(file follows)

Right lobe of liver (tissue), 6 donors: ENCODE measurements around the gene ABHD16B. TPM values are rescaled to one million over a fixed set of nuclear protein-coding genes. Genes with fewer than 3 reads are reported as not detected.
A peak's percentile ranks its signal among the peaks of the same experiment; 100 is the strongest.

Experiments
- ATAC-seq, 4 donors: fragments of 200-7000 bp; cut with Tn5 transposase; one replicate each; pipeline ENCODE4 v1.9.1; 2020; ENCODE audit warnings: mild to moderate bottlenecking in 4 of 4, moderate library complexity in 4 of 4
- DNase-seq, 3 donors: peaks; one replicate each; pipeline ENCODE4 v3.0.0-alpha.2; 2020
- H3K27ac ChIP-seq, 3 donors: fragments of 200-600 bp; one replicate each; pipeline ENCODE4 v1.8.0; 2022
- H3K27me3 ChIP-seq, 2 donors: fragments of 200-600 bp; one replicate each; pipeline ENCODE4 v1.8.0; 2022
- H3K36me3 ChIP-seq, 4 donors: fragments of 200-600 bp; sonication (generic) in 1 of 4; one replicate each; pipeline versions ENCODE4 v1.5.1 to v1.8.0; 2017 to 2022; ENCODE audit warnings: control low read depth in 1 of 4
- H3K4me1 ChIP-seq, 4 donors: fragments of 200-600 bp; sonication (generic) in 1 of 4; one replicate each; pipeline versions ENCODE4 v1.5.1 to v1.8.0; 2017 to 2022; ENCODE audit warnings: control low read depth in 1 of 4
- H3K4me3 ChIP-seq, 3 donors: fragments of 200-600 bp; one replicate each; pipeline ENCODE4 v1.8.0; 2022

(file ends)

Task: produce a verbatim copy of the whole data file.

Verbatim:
Right lobe of liver (tissue), 6 donors: ENCODE measurements around the gene ABHD16B. TPM values are rescaled to one million over a fixed set of nuclear protein-coding genes. Genes with fewer than 3 reads are reported as not detected.
A peak's percentile ranks its signal among the peaks of the same experiment; 100 is the strongest.

Experiments
- ATAC-seq, 4 donors: fragments of 200-7000 bp; cut with Tn5 transposase; one replicate each; pipeline ENCODE4 v1.9.1; 2020; ENCODE audit warnings: mild to moderate bottlenecking in 4 of 4, moderate library complexity in 4 of 4
- DNase-seq, 3 donors: peaks; one replicate each; pipeline ENCODE4 v3.0.0-alpha.2; 2020
- H3K27ac ChIP-seq, 3 donors: fragments of 200-600 bp; one replicate each; pipeline ENCODE4 v1.8.0; 2022
- H3K27me3 ChIP-seq, 2 donors: fragments of 200-600 bp; one replicate each; pipeline ENCODE4 v1.8.0; 2022
- H3K36me3 ChIP-seq, 4 donors: fragments of 200-600 bp; sonication (generic) in 1 of 4; one replicate each; pipeline versions ENCODE4 v1.5.1 to v1.8.0; 2017 to 2022; ENCODE audit warnings: control low read depth in 1 of 4
- H3K4me1 ChIP-seq, 4 donors: fragments of 200-600 bp; sonication (generic) in 1 of 4; one replicate each; pipeline versions ENCODE4 v1.5.1 to v1.8.0; 2017 to 2022; ENCODE audit warnings: control low read depth in 1 of 4
- H3K4me3 ChIP-seq, 3 donors: fragments of 200-600 bp; one replicate each; pipeline ENCODE4 v1.8.0; 2022